PITTSBURGH (KDKA) — This Thanksgiving, we will strive to focus our hearts and minds on gratitude.
It’s a word that bears new meaning for KDKA reporter Pam Surano. Her daughter, Mary Maloney, is fighting to regain the use of her legs after a rare spinal stroke paralyzed her from the waist down earlier this year.
KDKA’s Meghan Schiller shows us how Maloney’s doing after several weeks of intensive therapy in Philadelphia, just the latest chapter in her journey.
Wrapped in her favorite yellow Labrador Retriever blanket, Maloney began the journey to Philadelphia’s Magee Rehabilitation Hospital just before Halloween. In true Mary fashion, she instantly bonded with the facility’s therapy dog, Nigel/
“She’s the designated babysitter,” said senior physical therapist Rachel McClelland.
McClelland puts Maloney to work five days a week. In one exercise, Nigel pushes Maloney off-balance to challenge her core strength.
“If she is going to lose her balance, can she put her arm out, and can she prevent herself from just falling over? Which she’s gotten really good at and Nigel does have a very strong push,” said McClelland.
Maloney’s mastering the ball toss, stimulating her leg muscles on the bike and mimicking the act of walking.
“There’s four therapists or aides who are working with her,” said McClelland. “Someone is at her hips. There’s a person at each leg. So we’re working on re-training the body at stepping at a normal stepping pattern that one would be walking at.”
Every second she spends in this gym, every rosary prayed by her mom, is focused on healing Maloney’s spinal cord.
“There were no breaks, no fractures, no contusions, no hemorrhages, nothing. Like a mystery. And 48 hours later, when they scanned her again, that’s when what’s called the spinal cord stroke showed up,” said Surano.
It was Sunday morning on Aug. 3 when Surano’s phone rang as she kneeled in prayer at church. Maloney had been jumping on the trampoline and felt a sharp pain in both of her shoulder blades. Then she fell but got right back up.
“She walked off the trampoline and she got into the bath,” said Surano.
Maloney later told her mother she had thought she’d just pulled a muscle and tried to relax in the warm water.
“Then she put on her pj’s and laid down on her bed and never got up again,” said Surano.
That is what makes spinal strokes so rare. Surano can’t pinpoint the moment that caused her daughter’s paralysis.
“Whether it was from bouncing, whether it from twisting, falling, but there was some sort of interruption in the blood flow to the spinal cord,” Surano said.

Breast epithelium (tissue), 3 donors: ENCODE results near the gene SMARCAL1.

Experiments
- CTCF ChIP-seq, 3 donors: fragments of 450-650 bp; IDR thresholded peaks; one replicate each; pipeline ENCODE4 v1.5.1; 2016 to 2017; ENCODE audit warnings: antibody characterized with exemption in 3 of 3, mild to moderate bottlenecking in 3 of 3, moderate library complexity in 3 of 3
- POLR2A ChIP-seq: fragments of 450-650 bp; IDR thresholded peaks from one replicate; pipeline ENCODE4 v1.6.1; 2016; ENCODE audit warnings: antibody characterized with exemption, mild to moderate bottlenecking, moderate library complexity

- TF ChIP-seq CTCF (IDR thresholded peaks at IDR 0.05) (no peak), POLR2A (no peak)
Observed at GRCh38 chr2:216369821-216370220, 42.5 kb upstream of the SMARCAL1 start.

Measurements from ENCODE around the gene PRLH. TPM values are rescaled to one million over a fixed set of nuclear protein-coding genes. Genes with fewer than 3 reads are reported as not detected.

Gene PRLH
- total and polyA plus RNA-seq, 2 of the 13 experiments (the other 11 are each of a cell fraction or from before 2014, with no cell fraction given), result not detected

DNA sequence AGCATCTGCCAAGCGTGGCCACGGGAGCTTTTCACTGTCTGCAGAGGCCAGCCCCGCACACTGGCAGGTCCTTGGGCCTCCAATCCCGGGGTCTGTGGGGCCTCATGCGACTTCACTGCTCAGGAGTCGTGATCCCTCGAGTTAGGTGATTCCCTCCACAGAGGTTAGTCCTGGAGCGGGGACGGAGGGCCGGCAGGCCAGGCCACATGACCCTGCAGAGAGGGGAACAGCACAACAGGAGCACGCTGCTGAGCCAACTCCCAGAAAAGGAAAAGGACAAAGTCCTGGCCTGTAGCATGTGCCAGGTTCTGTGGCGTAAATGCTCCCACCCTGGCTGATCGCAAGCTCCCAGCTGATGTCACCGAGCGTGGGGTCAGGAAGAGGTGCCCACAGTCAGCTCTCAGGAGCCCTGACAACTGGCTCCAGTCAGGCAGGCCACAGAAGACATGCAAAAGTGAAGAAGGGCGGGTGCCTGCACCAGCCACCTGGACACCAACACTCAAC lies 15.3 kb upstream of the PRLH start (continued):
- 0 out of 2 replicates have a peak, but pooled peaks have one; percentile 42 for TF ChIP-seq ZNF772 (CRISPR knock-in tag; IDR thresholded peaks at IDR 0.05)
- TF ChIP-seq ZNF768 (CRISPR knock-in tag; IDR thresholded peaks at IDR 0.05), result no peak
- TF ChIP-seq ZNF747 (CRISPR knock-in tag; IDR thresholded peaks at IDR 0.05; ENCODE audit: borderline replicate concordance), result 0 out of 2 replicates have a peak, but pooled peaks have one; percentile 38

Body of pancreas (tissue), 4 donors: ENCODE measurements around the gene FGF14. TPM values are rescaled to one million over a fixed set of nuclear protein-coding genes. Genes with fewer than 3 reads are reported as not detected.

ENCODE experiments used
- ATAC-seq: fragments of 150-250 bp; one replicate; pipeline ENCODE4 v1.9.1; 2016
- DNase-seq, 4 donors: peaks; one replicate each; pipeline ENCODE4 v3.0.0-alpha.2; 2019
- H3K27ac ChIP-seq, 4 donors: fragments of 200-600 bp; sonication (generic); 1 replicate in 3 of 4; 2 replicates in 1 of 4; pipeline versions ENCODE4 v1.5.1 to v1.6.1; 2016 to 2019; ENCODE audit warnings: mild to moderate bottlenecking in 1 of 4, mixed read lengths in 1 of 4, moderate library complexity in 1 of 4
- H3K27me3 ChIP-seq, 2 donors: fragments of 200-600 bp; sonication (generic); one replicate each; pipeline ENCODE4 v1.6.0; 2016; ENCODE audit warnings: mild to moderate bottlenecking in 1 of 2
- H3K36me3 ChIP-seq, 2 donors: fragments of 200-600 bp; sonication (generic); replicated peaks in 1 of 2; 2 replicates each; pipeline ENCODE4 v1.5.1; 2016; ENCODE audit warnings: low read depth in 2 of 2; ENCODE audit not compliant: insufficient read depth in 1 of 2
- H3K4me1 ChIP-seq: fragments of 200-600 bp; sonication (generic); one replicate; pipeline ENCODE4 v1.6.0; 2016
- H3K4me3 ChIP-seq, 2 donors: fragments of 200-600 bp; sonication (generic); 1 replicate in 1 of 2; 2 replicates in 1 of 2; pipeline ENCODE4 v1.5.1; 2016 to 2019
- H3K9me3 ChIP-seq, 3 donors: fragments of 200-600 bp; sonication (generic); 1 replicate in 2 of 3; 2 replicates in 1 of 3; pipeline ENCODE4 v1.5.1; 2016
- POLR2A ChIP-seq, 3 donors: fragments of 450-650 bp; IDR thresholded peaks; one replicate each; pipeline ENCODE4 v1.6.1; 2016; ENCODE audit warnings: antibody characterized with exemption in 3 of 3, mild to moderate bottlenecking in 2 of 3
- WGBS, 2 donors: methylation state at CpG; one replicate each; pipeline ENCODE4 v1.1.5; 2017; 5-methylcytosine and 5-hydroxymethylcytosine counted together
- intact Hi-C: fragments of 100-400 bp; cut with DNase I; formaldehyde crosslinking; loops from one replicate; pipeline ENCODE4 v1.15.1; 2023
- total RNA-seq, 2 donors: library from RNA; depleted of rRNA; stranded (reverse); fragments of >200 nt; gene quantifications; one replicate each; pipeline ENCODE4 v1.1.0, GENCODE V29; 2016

Only one percent of all strokes are spinal strokes, according to the Brain and Spine Foundation. Now Surano wants all parents to look out for sudden back pain in their children.
“Because if the back pain had initially come to mind as a parent, maybe as a medical professional, that immediately they would have begun perfusing her spine,” said Surano. “Immediately, instead of waiting. Would it have made a difference? I don’t know.”
But she does know her role as a devoted mother is crucial in her daughter’s recovery.
“You love your children so much and you pray nothing ever happens to them. But as a wise person once said — if nothing bad happens to them, nothing good can ever happen either and there has been so much good,” Surano said.
A few weeks ago, Maloney couldn’t sit up on her own.
“She’d get a little frustrated,” said McClelland. “[She would] ask for help to move her leg because it would take her a little bit longer. Now she’s like, ‘No, I got this.'”
Maloney is committed to putting in the work to walk again and she’s still a teenage girl – snapping selfies with Nigel and filming TikToks.
“It’s hard to see her do TikToks now sitting down. But by the grace of God, she’s doing them,” said Surano. “And if that gives her the motivation to move and to fight and to feel that spirit of life through her, then bring it on TikTok.”
Pam, Mary, Mary’s two brothers and her father want to thank the Pittsburgh community for its continued prayers this Thanksgiving. Mary will continue her rehab in Philadelphia until the end of December, marking four months in the hospital.
Surano told KDKA’s Meghan Schiller that she’s already reached out to former Steeler Ryan Shazier’s new nonprofit for spinal cord injury patients. She hopes that will be the next key phase in her daughter’s recovery back here at home.